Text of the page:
I’d been thinking a lot about Kool Keith not long before this record arrived, having recently revisited The Fat of the Land, The Prodigy’s bombastic 1997 release which featured a stellar guest track from the veteran Bronx MC. That led me down a rabbit hole of other tunes he’d been featured on in the late ’90s, from the likes of DJ Spooky and Prince Paul. Such tracks, though, were just drops in the bucket of a career that started with the Ultramagnetic MCs in the ’80s and which includes dozens of albums released under various monikers and adopted personas as well as collaborations with such talents as Ice T (Analog Brothers), the late Tim Dog (Ultra), and of course, producer Dan “The Automator” Nakamura and DJ QBert, with whom he teamed up on his 1996 solo debut Dr. Octagonecologyst, a pivotal moment in underground hip-hop and a fixture on my undergrad student radio station.
So this is the context in which I arrived at Feature Magnetic (Mello Music Group), grounded in Keith’s mid- and late ’90s output and not entirely sure what to expect from the eclectic, enigmatic rapper in 2016. Before I get into what I found, it’s probably best to dispense with a disclaimer for those unfamiliar with Kool Keith. His lyrics can be, well… colorful. Some might even call them pornographic or profane, but descriptors rarely do justice. Crass sexual braggadocio is part of the Kool Keith formula, and one that I thought detracted from this sonically intriguing album, at least on the handful of cuts where it took center stage. Keith has a style that is unmistakably his: he delivers his verses almost like they are incidental conversational asides, a collage of what comes across as a stream of consciousness thoughts, odd juxtapositions, and internal rhymes that aren’t exactly easy to follow but sound pretty damn cool on the right beat.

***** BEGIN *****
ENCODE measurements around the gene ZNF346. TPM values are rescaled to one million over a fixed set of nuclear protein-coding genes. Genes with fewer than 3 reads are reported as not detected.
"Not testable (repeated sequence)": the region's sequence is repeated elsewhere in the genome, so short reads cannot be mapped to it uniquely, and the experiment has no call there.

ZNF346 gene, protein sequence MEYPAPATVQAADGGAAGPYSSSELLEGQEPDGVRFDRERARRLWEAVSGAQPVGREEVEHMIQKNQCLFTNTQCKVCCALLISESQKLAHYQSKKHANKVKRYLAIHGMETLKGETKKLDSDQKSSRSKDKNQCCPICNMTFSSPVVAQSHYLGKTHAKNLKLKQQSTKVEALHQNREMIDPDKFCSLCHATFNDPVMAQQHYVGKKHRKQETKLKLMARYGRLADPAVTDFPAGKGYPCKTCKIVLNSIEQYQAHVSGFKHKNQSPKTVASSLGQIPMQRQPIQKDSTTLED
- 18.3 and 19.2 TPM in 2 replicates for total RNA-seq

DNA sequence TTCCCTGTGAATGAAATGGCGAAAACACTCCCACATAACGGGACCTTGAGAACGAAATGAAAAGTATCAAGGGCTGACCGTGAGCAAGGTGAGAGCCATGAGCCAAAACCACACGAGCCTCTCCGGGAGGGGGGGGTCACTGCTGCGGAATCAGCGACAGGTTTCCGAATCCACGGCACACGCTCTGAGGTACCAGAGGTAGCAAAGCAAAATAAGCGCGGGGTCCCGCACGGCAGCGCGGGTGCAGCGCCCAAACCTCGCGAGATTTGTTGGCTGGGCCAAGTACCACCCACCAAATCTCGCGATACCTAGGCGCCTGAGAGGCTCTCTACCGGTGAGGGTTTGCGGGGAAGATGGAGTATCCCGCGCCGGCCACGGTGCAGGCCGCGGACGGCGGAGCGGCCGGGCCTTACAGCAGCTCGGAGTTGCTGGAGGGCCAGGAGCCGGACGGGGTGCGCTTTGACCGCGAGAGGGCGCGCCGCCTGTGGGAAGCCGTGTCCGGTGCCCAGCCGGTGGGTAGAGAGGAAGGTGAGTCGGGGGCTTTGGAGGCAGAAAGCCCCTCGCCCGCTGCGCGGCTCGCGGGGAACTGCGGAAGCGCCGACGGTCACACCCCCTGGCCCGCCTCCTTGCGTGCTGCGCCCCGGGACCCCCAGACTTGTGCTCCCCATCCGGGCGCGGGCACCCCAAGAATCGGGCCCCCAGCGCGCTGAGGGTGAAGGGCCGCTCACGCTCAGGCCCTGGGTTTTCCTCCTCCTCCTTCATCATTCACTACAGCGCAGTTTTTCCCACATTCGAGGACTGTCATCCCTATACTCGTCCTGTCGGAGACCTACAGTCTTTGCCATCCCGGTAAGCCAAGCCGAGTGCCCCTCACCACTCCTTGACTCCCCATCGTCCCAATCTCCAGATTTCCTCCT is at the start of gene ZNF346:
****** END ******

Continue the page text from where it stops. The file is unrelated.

We get a choice slab of such production from the get-go, first with the dark and minimalistic “Stratocaster,” kept apace by a few simple piano notes, and then the spaced-out “MC Voltron,” which features old-school luminary Craig G and wouldn’t sound out of place on a mix plucked from Keith’s solo debut. The haunted atmospherics continue on “Super Hero,” another strong track featuring MF Doom. Bumpy Knuckles later appears on “Cold Freezer,” an aptly named cut with another cold, dark beat and Keith rapping like he’s hungry.
Midway through, though, the record takes a left turn with “Bonneville,” which features Bay Area rapper Mac Mall and a laidback, classic West Coast vibe that bleeds into “Tired,” a strong track on which Keith articulates some of the frustrations tied to fame and veteran Boston rapper Ed O.G. sounds off on the industry treatment of artists, community violence, police relations, and more. “Writers,” with Ras Kass, gets a little more experimental, with a beat reminiscent of vintage Antipop Consortium.
On “Peer Pressure,” we get something of a linear narrative, with Keith reminiscing about childhood. “My mom used to dress me and my brother Kevin like twins. Walking through the Bronx streets, I wore a navy peacoat that would withstand one degree wind. The chill factor turned me into a lyrical pastor.” The 12th track, “Life,” is similarly introspective and begins with a sample of Malcolm X explaining his comment about “chickens coming home to roost” after the JFK assassination. Here, Sadat X spits a tale about fighting a case against an unfriendly judge (“Even though they got this black boot around my neck. I still want respect.”) and Keith announces his own “national anthem.” He raps, “I refuse to be on the team with their heads down going to take showers. If you see a junkie kneeling, give him cold water and tell him kids is looking.” Though ultimately I found the album to be a mixed bag, moments like these, along with the diverse production, made me glad to have reacquainted myself with Kool Keith. I’m definitely curious to hear where he goes next.